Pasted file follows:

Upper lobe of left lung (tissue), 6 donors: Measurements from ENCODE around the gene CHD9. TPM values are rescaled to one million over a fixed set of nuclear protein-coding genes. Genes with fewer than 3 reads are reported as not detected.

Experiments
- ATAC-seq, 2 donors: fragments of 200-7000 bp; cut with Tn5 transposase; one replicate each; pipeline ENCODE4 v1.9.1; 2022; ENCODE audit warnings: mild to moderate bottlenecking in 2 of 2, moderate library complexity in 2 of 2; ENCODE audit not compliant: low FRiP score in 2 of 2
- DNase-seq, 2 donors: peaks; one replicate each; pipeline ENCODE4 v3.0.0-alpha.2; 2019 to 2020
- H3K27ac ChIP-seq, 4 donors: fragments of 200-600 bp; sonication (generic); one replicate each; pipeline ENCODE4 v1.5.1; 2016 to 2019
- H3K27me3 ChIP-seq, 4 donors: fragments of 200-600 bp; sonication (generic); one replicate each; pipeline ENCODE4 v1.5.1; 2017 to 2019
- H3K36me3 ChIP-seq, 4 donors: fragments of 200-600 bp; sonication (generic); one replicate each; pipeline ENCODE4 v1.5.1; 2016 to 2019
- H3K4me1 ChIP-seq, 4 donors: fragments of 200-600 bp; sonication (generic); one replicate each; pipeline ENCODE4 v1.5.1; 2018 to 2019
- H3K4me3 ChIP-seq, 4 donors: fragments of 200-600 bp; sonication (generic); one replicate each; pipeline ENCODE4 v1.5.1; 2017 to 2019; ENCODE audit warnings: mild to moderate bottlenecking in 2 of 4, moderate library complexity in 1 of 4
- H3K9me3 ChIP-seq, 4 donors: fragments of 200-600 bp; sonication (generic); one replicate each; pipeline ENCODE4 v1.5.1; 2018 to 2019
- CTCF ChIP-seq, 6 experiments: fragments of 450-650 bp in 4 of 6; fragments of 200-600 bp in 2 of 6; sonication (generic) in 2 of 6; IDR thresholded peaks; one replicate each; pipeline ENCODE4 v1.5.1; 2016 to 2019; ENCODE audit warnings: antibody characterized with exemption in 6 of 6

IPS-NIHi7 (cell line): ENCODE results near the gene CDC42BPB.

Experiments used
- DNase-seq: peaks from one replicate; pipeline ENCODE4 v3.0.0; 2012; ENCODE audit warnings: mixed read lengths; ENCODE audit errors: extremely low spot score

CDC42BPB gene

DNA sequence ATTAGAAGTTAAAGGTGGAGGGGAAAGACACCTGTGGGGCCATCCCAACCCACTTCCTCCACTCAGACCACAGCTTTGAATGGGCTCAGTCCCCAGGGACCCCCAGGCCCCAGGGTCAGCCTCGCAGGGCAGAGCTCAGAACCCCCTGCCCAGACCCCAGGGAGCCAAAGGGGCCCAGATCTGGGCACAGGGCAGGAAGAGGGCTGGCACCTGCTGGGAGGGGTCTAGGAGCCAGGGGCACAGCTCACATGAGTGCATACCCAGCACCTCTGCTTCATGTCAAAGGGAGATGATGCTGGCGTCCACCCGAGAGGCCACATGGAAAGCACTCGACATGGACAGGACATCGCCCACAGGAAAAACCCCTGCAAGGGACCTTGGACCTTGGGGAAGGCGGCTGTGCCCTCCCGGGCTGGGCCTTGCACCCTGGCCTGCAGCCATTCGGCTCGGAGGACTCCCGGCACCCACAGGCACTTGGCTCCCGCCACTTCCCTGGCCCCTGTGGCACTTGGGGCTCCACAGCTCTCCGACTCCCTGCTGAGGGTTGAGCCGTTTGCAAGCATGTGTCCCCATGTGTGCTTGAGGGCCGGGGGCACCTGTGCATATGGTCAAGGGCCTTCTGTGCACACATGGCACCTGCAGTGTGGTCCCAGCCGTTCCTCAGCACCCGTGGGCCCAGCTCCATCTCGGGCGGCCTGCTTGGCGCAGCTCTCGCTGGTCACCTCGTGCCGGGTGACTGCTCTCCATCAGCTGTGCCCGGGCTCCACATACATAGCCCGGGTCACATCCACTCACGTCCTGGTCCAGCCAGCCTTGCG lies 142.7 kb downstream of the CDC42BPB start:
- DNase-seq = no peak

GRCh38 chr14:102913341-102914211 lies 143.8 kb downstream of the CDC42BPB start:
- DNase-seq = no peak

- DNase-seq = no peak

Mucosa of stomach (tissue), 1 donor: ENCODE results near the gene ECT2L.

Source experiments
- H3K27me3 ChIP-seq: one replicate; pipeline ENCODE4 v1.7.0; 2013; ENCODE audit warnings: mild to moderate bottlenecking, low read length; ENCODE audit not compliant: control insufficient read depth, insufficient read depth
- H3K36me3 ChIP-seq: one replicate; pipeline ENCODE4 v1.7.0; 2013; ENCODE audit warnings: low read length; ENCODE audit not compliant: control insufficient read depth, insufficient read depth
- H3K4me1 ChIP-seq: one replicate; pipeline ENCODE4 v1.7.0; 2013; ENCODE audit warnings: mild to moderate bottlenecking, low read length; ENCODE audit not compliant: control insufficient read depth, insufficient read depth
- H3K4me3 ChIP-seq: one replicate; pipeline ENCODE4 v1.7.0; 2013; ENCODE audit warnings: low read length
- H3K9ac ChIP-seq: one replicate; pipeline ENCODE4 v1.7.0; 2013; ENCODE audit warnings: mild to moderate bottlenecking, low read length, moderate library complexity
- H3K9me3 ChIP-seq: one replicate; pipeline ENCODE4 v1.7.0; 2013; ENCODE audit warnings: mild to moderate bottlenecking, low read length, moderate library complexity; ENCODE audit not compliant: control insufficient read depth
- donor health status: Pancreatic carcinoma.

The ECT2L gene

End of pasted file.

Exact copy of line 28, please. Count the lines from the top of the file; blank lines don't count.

- H3K9me3 ChIP-seq: one replicate; pipeline ENCODE4 v1.7.0; 2013; ENCODE audit warnings: mild to moderate bottlenecking, low read length, moderate library complexity; ENCODE audit not compliant: control insufficient read depth